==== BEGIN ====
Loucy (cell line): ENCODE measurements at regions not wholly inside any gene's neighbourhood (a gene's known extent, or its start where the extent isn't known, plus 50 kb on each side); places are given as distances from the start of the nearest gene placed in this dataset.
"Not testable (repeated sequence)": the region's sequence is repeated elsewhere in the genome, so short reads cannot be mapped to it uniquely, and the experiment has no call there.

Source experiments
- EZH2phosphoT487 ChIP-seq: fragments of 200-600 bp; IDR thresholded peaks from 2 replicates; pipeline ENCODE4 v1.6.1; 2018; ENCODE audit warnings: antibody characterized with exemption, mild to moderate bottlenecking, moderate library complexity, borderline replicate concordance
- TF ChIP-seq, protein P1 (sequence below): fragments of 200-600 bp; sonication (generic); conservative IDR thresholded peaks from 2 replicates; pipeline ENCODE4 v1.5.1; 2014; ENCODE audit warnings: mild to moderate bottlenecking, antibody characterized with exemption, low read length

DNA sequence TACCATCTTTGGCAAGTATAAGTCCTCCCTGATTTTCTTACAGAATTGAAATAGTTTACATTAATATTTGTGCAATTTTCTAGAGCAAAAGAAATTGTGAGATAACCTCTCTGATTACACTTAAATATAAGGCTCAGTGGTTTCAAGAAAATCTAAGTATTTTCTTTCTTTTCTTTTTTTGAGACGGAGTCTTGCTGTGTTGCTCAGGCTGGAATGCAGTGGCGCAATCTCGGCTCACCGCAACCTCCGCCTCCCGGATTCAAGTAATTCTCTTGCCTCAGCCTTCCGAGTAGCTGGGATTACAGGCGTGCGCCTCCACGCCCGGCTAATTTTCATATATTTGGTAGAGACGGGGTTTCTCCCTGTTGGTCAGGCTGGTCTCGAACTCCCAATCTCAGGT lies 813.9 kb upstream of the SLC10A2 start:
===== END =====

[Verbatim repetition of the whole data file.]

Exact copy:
Loucy (cell line): ENCODE measurements at regions not wholly inside any gene's neighbourhood (a gene's known extent, or its start where the extent isn't known, plus 50 kb on each side); places are given as distances from the start of the nearest gene placed in this dataset.
"Not testable (repeated sequence)": the region's sequence is repeated elsewhere in the genome, so short reads cannot be mapped to it uniquely, and the experiment has no call there.

Source experiments
- EZH2phosphoT487 ChIP-seq: fragments of 200-600 bp; IDR thresholded peaks from 2 replicates; pipeline ENCODE4 v1.6.1; 2018; ENCODE audit warnings: antibody characterized with exemption, mild to moderate bottlenecking, moderate library complexity, borderline replicate concordance
- TF ChIP-seq, protein P1 (sequence below): fragments of 200-600 bp; sonication (generic); conservative IDR thresholded peaks from 2 replicates; pipeline ENCODE4 v1.5.1; 2014; ENCODE audit warnings: mild to moderate bottlenecking, antibody characterized with exemption, low read length

DNA sequence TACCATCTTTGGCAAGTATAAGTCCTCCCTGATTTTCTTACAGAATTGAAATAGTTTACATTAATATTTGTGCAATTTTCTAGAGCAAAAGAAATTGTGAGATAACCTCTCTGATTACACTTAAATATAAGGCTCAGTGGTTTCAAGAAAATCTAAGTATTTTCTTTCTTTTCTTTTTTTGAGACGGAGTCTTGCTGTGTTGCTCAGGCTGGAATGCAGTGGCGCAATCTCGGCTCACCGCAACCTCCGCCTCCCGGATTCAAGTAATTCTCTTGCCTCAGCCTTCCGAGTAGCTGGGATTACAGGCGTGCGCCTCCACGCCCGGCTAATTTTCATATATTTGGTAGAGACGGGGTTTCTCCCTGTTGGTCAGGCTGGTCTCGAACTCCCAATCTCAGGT lies 813.9 kb upstream of the SLC10A2 start: